i. Learning is useful.

ii. Organisations (collectivities) learn.

iii. Learning occurs throughout organisations.

iv. Learning involves implicit and explicit factors.

v. Learning involves contextual (environmental, social, situational) factors.

vi. Collaboration of individuals to achieve organisational purpose is complex.

vii. Individual learning is not the same as organisational learning.

viii. Individual knowledge is not the same as organisational knowledge.

It is reasonable to suggest that it is the lack of attention given to learning, in particular, that has contributed significantly to the concept of organisational learning lacking clarity. There is a tendency for most authors to assume how learning occurs and there is often an overarching emphasis on improvement of performance (behaviour change) as the main measure of learning, however, change in behaviour may simply indicate conformity due to other pressures. Except for Hutchins (1996), Heath and Luff (1998), Huzzard (2000) and Hutchins and Klausen (1998), there is a tendency to view organisational learning as radical change.

There is also an emphasis on planned learning as a top-down management tool for “structuration” or “institutionalisation”. Generally, the learning that may take place irrespective of managerial interventions and observable changes is overlooked.

The same contentious issues attributed to theoretical accounts of organisational learning equally apply to the investigations of empirical studies I undertook.

There is no agreement on what learning is. Further, there seems to be no agreed position on specific methods and techniques that may be used to investigate organisational learning.


The diversity in learning theories is testament to the complexity in understanding the process of learning. Mowrer and Klein (2001, pp. 1 – 21) describe the transitive nature of contemporary learning theory that is demonstrated by the move from all-encompassing theories to more specific theories. Most notably, they argue that the process of learning is underpinned by biological factors that tend to negate the idea of general laws of learning (Mower and Klein, 2001, p. 18). It is apparent from the contemporary learning theories compiled by Mower and Klein, as just one set of examples, that there is no universally accepted theory.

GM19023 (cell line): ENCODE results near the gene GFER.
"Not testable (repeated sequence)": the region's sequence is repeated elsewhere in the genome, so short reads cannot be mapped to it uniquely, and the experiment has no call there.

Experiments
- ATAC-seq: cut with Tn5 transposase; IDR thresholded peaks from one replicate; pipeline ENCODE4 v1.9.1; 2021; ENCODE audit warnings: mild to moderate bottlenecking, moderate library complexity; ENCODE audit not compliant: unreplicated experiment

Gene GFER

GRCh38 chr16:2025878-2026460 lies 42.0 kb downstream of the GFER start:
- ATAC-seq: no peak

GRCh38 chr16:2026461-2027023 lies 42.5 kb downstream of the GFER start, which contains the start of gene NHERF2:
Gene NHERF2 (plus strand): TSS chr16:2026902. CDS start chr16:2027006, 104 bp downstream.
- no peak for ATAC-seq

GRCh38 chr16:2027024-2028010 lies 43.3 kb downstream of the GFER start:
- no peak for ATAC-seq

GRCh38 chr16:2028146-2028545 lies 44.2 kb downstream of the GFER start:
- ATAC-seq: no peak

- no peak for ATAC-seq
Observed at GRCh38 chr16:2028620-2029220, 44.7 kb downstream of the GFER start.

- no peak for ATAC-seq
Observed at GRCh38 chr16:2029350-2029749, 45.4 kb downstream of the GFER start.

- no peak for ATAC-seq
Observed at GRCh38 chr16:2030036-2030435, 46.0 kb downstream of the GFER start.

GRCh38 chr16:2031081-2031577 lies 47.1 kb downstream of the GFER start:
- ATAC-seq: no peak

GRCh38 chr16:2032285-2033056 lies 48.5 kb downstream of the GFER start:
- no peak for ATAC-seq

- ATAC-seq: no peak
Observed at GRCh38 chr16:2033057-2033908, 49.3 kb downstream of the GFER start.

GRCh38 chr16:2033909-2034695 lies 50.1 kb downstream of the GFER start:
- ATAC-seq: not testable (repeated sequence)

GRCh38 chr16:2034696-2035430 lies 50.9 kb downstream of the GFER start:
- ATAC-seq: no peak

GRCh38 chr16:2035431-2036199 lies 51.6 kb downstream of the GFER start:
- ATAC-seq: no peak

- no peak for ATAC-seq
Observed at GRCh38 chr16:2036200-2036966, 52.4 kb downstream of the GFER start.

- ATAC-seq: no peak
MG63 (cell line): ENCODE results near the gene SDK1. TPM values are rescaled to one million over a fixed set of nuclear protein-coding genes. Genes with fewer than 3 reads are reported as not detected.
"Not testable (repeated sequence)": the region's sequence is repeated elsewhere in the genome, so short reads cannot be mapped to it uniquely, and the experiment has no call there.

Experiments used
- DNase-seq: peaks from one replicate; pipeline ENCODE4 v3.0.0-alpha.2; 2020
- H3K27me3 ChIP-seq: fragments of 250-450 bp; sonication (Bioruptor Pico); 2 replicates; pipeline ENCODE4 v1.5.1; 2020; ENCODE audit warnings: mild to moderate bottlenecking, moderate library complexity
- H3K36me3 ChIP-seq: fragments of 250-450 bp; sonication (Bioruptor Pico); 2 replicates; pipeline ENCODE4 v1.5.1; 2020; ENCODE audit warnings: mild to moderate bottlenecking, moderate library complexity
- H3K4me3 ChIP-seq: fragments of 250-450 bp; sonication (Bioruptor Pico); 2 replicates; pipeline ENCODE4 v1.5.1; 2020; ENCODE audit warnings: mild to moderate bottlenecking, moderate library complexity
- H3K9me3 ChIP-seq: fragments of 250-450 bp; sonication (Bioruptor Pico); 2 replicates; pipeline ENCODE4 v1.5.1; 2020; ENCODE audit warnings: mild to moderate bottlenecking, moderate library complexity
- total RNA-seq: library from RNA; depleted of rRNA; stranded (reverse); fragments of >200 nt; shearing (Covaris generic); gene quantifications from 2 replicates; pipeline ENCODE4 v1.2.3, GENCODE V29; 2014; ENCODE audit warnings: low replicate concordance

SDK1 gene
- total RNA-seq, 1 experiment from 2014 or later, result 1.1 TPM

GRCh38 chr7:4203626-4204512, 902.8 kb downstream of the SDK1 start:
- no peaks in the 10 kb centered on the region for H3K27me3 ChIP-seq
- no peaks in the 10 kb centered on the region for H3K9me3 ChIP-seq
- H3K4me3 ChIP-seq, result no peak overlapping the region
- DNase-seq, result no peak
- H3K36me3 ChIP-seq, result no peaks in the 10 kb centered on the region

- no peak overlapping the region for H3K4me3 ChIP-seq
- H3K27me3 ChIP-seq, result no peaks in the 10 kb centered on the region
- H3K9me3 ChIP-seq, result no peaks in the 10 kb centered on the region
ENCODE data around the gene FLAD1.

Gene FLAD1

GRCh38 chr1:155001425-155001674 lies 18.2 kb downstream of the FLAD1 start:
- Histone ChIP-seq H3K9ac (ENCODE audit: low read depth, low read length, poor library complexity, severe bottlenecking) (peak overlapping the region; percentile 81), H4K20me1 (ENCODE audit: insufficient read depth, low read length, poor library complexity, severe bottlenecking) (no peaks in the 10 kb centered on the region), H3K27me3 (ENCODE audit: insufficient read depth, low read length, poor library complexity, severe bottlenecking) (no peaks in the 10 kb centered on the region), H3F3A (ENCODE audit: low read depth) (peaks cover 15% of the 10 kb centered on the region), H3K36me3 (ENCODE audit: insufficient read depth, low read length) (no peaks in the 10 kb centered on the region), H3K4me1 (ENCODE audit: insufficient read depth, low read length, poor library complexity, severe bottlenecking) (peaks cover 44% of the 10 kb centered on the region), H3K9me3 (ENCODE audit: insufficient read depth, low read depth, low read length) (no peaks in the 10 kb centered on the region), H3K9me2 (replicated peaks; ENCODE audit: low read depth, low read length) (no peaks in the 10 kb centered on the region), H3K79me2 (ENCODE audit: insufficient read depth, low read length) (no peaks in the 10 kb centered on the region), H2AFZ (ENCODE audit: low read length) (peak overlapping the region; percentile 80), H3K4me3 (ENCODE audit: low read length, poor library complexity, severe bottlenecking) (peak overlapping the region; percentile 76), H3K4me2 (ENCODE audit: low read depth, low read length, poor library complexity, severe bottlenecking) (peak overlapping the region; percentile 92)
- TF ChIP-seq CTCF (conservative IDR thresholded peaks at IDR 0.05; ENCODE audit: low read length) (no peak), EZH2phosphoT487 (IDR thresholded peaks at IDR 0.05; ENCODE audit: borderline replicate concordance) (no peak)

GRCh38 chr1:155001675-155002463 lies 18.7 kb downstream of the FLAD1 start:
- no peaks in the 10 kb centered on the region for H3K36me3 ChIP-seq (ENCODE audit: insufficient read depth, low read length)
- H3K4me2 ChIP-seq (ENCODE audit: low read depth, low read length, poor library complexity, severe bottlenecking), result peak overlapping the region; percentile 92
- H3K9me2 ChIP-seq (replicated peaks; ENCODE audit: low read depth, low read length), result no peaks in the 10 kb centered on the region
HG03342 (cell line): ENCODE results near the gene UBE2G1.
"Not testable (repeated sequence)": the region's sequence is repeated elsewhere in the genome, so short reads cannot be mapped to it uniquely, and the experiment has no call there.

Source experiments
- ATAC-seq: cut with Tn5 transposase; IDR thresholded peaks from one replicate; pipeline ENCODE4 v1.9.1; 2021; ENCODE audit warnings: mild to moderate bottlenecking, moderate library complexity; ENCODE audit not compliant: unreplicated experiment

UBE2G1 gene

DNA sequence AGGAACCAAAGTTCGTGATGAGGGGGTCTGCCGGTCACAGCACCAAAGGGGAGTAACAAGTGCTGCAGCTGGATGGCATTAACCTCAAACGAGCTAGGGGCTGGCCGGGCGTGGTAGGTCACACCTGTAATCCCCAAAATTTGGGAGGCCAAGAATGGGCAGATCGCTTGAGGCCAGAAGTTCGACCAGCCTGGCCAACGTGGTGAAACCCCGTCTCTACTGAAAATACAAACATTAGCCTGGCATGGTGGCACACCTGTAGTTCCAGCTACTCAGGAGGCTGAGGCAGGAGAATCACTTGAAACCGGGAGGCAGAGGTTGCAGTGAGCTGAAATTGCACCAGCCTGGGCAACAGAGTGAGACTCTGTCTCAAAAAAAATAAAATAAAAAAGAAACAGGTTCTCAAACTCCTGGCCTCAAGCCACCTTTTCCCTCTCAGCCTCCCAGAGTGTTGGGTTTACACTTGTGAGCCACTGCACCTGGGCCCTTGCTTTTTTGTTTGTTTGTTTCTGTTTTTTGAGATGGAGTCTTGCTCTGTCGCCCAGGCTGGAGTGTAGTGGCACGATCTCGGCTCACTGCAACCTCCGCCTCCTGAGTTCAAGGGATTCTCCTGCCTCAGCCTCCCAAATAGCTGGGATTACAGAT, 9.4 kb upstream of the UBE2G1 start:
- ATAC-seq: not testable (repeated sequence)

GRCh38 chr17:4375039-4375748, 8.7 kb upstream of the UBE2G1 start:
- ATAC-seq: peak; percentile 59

As is evident from a theoretical survey of organisational learning literature and the empirical investigations of organisational learning, the field is readily influenced by the various theories of individual learning.

A huge difficulty arises when more than one concept of learning is assumed without a clear explanation as to why a particular learning theory is the most appropriate. I have found, based on the evidence available, that the connectionist view of learning appears to be a more plausible account for understanding learning. Artificial neural nets attempt to model real brain functioning which is characterised by massive interconnectivity and parallel distributed processing. Neural nets can also operate and learn without the constriction of rules.

The fact that connectionist models, taking into account their limitations, learn at all is rather human-like. Connectionist models would appear to provide a richer framework for understanding human cognition, particularly in the realm of implicit or unconscious cognitive processes including learning.

Implicit/tacit knowledge

The findings of Cleermans (1997), in particular, suggest a necessity to consider the role that implicit/tacit knowledge has in the functioning of human beings. St.Julian’s (1997) experimental outcomes are suggestive of a need to change the focus that human cognition rests solely in an individual head to a view that cognition is distributed among individuals and socially constructed.